It has become a popular “what-about-ism” to point to the Israeli wall separating parts of Israel from the West Bank and Gaza as justification for a similar barrier to be built on the U.S.-Mexico border by the Trump administration. There are a lot of problems with this comparison, but I will start from my own experience serving as an infantryman in the Israeli Army from 1978-1981.
While I was serving in the Israel Defense Forces (IDF), I came across various barriers, but the one I saw along the Israel-Lebanon border was designed with two barbed wire fences separated by a wide area of raked ground. I do not recall if the fence was electrified, but the primary deterrent was that in order to cross from South Lebanon (I was stationed in Metula much of the time) into Israel it was necessary to cross the raked dirt–which would leave footprints. A jeep patrolled and re-raked the area constantly. There were also sentries at various points. The setup was low tech—but effective.
Keep in mind that this was to deter those who wanted to infiltrate Israel to KILL people–not to find a job and make a better life for their families. The new Israeli wall, while surely effective, is primarily a political statement and a symbol—presumably it would demarcate the limits of any Palestinian state or autonomous area. It is a “fact on the ground.”
In this sense, the Israeli wall has something in common with Trump’s proposed wall—one is as much a symbol as a security barrier, while the proposed U.S.-Mexico wall would be primarily a symbol. Like the actual Israeli wall, the proposed U.S. wall would separate communities and interfere with commerce. And like the Israeli wall, it would be an ugly monstrosity and would interfere with ecosystems that are organically connected.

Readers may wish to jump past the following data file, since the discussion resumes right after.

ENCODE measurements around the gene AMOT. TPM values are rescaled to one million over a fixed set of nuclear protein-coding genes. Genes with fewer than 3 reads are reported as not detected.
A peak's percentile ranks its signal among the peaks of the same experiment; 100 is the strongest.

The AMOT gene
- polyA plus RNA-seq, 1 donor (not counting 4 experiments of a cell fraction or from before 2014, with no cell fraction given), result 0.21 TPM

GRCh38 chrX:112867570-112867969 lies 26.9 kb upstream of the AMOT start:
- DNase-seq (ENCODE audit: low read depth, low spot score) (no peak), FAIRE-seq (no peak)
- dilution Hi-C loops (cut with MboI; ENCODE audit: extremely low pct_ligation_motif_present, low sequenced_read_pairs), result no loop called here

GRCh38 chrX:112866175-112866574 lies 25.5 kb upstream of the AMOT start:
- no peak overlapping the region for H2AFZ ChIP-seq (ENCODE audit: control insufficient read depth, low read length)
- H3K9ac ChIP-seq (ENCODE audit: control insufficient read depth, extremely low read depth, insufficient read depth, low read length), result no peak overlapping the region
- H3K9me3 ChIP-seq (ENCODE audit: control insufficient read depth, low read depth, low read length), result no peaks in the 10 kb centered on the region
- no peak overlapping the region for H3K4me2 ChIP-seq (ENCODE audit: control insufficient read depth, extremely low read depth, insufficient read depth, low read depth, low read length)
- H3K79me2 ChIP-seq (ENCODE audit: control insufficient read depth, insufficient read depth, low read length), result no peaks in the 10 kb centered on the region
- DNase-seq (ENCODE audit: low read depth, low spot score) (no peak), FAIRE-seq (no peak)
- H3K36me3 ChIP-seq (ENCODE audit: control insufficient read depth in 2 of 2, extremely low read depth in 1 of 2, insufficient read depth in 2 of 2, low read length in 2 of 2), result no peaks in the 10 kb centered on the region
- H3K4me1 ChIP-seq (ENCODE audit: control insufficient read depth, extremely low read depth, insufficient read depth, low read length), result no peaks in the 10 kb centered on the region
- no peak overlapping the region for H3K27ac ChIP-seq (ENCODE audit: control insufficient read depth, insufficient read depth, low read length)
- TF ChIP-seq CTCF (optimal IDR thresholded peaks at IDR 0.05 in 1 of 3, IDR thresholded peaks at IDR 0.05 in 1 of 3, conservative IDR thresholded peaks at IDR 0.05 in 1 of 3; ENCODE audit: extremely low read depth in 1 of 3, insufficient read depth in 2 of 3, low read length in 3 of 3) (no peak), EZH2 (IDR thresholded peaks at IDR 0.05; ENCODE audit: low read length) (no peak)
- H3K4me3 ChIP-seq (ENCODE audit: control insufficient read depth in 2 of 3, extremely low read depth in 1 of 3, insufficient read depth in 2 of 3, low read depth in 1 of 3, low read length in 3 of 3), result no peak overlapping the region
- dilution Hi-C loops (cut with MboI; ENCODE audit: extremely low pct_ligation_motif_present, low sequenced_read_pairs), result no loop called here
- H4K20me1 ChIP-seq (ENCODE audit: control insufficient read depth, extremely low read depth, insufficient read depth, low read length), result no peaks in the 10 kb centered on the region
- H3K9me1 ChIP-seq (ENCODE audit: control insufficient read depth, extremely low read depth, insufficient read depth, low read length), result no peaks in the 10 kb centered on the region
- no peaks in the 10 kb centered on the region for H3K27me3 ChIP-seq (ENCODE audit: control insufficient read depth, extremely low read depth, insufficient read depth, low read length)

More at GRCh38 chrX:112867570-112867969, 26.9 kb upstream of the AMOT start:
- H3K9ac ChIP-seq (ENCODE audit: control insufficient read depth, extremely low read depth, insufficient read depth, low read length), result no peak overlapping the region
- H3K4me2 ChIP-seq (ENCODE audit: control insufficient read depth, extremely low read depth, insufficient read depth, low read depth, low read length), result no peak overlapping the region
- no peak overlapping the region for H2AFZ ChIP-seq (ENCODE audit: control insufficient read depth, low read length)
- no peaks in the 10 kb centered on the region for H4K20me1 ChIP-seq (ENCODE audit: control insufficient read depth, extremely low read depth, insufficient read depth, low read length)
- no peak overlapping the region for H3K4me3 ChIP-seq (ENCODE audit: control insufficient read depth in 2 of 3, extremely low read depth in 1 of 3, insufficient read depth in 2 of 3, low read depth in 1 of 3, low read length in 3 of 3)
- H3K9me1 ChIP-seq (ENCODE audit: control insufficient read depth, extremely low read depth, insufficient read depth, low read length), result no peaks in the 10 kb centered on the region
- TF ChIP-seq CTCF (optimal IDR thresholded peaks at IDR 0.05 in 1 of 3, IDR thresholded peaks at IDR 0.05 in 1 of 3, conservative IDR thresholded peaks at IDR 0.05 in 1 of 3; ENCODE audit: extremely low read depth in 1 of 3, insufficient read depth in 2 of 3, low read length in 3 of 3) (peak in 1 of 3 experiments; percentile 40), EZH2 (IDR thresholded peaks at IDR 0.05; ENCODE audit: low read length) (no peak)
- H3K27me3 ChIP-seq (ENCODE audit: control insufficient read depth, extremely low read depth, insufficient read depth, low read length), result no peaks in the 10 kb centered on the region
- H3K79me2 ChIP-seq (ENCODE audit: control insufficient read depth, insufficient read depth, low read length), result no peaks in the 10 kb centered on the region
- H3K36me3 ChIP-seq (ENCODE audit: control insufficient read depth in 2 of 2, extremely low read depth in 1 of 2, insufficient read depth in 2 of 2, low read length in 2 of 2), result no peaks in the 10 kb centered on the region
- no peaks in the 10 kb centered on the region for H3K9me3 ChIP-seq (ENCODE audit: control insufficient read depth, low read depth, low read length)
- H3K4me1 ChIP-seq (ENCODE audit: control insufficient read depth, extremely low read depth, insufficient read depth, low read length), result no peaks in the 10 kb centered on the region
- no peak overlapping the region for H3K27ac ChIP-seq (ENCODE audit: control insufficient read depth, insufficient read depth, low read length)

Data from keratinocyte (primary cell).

Often in the Trump era I find myself writing about things that seem absurdly obvious. Is there anyone who really believes that the Israeli security situation (regardless of what one may think about Israeli policies towards its Palestinian population) is analogous to the situation on our southwest border? If such is the case, it is probably impossible to persuade them that the costs of a wall here far outweigh any potential benefits.
That said, the use of fencing, as well as drones and additional border patrol officers is a reasonable part of any solution to the influx of people seeking better lives in the United States. In addition—and is this not obvious?—we need more judges and administrators to help give people an expeditious means of having their asylum applications heard and adjudicated. The criteria that should be used in evaluating asylum requests is a different topic for another day. But I tend to see things through a lens that reminds me that “there but for the grace of God go I.”